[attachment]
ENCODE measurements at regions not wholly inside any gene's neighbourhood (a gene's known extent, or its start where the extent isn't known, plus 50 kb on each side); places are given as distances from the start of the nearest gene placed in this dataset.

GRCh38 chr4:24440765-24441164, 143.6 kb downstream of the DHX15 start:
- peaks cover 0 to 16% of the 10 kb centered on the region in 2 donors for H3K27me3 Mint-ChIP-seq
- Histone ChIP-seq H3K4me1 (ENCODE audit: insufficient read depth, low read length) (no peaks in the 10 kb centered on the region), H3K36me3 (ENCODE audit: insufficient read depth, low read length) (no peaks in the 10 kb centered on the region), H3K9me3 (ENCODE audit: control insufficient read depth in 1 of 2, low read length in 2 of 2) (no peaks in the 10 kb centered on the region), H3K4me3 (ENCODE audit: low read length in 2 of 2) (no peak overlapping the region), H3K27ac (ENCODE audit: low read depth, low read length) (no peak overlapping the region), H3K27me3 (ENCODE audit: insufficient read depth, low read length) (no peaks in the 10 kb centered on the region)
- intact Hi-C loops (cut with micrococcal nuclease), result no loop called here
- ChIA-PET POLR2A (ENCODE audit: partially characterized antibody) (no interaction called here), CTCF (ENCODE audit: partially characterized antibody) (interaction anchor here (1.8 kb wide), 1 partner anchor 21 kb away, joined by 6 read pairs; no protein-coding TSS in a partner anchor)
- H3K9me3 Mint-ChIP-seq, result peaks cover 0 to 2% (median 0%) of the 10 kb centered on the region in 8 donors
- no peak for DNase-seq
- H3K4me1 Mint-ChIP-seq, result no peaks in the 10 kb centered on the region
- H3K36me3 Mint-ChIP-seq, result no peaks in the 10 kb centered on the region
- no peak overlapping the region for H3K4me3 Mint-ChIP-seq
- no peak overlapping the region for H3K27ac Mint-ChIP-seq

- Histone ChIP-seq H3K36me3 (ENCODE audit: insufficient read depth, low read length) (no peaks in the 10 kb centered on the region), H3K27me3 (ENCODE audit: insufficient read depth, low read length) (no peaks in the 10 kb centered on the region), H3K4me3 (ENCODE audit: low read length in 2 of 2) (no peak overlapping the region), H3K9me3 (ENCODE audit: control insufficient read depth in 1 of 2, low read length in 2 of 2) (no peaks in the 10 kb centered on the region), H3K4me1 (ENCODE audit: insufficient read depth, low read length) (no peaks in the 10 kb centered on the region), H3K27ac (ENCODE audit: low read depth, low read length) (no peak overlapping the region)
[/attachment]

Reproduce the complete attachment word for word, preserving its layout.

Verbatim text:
ENCODE measurements at regions not wholly inside any gene's neighbourhood (a gene's known extent, or its start where the extent isn't known, plus 50 kb on each side); places are given as distances from the start of the nearest gene placed in this dataset.

GRCh38 chr4:24440765-24441164, 143.6 kb downstream of the DHX15 start:
- peaks cover 0 to 16% of the 10 kb centered on the region in 2 donors for H3K27me3 Mint-ChIP-seq
- Histone ChIP-seq H3K4me1 (ENCODE audit: insufficient read depth, low read length) (no peaks in the 10 kb centered on the region), H3K36me3 (ENCODE audit: insufficient read depth, low read length) (no peaks in the 10 kb centered on the region), H3K9me3 (ENCODE audit: control insufficient read depth in 1 of 2, low read length in 2 of 2) (no peaks in the 10 kb centered on the region), H3K4me3 (ENCODE audit: low read length in 2 of 2) (no peak overlapping the region), H3K27ac (ENCODE audit: low read depth, low read length) (no peak overlapping the region), H3K27me3 (ENCODE audit: insufficient read depth, low read length) (no peaks in the 10 kb centered on the region)
- intact Hi-C loops (cut with micrococcal nuclease), result no loop called here
- ChIA-PET POLR2A (ENCODE audit: partially characterized antibody) (no interaction called here), CTCF (ENCODE audit: partially characterized antibody) (interaction anchor here (1.8 kb wide), 1 partner anchor 21 kb away, joined by 6 read pairs; no protein-coding TSS in a partner anchor)
- H3K9me3 Mint-ChIP-seq, result peaks cover 0 to 2% (median 0%) of the 10 kb centered on the region in 8 donors
- no peak for DNase-seq
- H3K4me1 Mint-ChIP-seq, result no peaks in the 10 kb centered on the region
- H3K36me3 Mint-ChIP-seq, result no peaks in the 10 kb centered on the region
- no peak overlapping the region for H3K4me3 Mint-ChIP-seq
- no peak overlapping the region for H3K27ac Mint-ChIP-seq

- Histone ChIP-seq H3K36me3 (ENCODE audit: insufficient read depth, low read length) (no peaks in the 10 kb centered on the region), H3K27me3 (ENCODE audit: insufficient read depth, low read length) (no peaks in the 10 kb centered on the region), H3K4me3 (ENCODE audit: low read length in 2 of 2) (no peak overlapping the region), H3K9me3 (ENCODE audit: control insufficient read depth in 1 of 2, low read length in 2 of 2) (no peaks in the 10 kb centered on the region), H3K4me1 (ENCODE audit: insufficient read depth, low read length) (no peaks in the 10 kb centered on the region), H3K27ac (ENCODE audit: low read depth, low read length) (no peak overlapping the region)